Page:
PURPOSE OF REVIEW: Disruption of metabolic homeostasis is universal in the critically ill. Macronutrients and micronutrients are major environmental regulators of metabolite production through their gene regulation effects. The study of large numbers of circulating metabolites is beginning to emerge through the comprehensive profiling of the critically ill. In the critically ill, metabolomic studies consistently show that changes in fatty acids, lipids and tryptophan metabolite pathways are common and are associated with disease state and outcomes...
March 2018: Current Opinion in Clinical Nutrition and Metabolic Care
Stuart R Gray, Bettina Mittendorfer
PURPOSE OF REVIEW: Muscle mass and function decline progressively starting in middle age, which can result in sarcopenia and affect people's mobility and independence later in life. Exercise training and increased protein intake are typically recommended to counteract the age-associated decline in muscle mass and function. However, few people comply with exercise recommendations and the effectiveness of high-protein intake to halt the decline in muscle mass and function has not been proven...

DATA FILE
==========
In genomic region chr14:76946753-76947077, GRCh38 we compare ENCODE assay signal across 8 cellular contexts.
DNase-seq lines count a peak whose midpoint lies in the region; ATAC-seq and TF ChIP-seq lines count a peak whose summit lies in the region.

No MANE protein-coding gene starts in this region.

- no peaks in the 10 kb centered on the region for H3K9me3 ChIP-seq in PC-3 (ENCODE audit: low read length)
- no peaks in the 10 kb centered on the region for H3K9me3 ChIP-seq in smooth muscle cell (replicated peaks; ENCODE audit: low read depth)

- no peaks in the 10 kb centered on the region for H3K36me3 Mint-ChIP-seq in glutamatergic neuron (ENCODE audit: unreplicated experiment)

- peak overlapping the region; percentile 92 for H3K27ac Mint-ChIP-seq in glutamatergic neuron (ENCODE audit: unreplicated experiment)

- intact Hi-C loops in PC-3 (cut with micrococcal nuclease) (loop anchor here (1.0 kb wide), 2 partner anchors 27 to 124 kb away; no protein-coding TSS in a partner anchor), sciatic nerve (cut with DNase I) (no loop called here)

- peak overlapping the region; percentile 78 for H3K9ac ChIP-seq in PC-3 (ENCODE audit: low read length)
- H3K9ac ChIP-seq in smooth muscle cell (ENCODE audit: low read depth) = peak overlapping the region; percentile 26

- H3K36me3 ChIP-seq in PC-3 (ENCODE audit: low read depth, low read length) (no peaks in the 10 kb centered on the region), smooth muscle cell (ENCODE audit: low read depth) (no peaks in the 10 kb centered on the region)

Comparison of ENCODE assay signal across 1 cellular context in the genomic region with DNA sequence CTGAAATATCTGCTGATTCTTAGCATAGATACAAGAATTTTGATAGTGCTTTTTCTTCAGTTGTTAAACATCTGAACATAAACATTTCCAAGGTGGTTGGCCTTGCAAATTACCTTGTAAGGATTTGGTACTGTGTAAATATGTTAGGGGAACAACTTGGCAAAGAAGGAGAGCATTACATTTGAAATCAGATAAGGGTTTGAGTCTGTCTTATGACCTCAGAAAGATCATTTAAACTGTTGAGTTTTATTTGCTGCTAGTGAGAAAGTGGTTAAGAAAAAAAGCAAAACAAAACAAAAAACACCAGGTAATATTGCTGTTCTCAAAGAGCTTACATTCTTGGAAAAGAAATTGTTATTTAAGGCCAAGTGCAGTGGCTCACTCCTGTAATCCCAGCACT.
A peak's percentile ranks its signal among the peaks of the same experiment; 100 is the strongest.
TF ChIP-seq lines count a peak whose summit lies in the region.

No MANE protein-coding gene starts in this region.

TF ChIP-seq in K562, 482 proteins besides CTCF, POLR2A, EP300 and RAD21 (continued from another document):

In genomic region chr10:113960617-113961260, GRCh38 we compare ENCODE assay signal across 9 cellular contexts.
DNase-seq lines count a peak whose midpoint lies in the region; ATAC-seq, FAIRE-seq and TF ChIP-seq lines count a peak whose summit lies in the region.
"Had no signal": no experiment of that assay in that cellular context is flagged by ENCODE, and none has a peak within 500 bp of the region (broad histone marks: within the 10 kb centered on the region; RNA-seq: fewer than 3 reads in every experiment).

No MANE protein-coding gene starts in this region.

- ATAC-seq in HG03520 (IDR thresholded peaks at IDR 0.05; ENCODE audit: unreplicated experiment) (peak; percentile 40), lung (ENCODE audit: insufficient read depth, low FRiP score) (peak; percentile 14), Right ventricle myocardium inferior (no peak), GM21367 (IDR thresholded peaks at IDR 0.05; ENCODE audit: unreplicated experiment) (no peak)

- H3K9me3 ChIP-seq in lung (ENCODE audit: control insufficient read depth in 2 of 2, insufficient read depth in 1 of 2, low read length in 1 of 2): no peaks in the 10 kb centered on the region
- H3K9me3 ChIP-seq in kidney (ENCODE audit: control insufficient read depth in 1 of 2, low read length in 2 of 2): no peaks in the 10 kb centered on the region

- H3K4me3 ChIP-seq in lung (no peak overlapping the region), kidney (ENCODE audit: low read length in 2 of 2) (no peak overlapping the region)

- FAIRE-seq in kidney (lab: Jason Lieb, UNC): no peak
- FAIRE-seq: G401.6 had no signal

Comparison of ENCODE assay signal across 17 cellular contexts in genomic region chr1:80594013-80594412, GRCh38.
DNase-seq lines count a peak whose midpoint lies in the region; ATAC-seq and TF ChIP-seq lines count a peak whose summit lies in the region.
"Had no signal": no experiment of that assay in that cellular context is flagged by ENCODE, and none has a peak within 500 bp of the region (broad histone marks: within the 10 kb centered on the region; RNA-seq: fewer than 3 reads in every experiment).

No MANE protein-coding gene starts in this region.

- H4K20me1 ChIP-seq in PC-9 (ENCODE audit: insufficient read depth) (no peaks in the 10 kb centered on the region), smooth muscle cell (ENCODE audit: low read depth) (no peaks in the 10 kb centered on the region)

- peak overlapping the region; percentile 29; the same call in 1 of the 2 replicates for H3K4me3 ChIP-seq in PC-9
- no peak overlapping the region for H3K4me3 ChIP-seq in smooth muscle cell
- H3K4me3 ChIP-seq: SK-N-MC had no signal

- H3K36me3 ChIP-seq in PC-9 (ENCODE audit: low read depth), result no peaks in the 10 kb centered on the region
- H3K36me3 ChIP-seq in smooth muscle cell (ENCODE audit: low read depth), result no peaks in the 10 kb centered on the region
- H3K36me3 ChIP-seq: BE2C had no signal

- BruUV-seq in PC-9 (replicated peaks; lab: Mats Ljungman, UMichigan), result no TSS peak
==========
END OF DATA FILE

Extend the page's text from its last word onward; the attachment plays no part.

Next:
March 2018: Current Opinion in Clinical Nutrition and Metabolic Care
Danielle E Bear, Selina M Parry, Zudin A Puthucheary
PURPOSE OF REVIEW: Trials of physical rehabilitation post critical illness have yet to deliver improved health-related quality of life in critical illness survivors. Muscle mass and strength are lost rapidly in critical illness and a proportion of patients continue to do so resulting in increased mortality and functional disability. Addressing this issue is therefore fundamental for recovery from critical illness. RECENT FINDINGS: Altered mitochondrial function occurs in the critically ill and is likely to result in decreased adenosine tri-phosphate (ATP) production...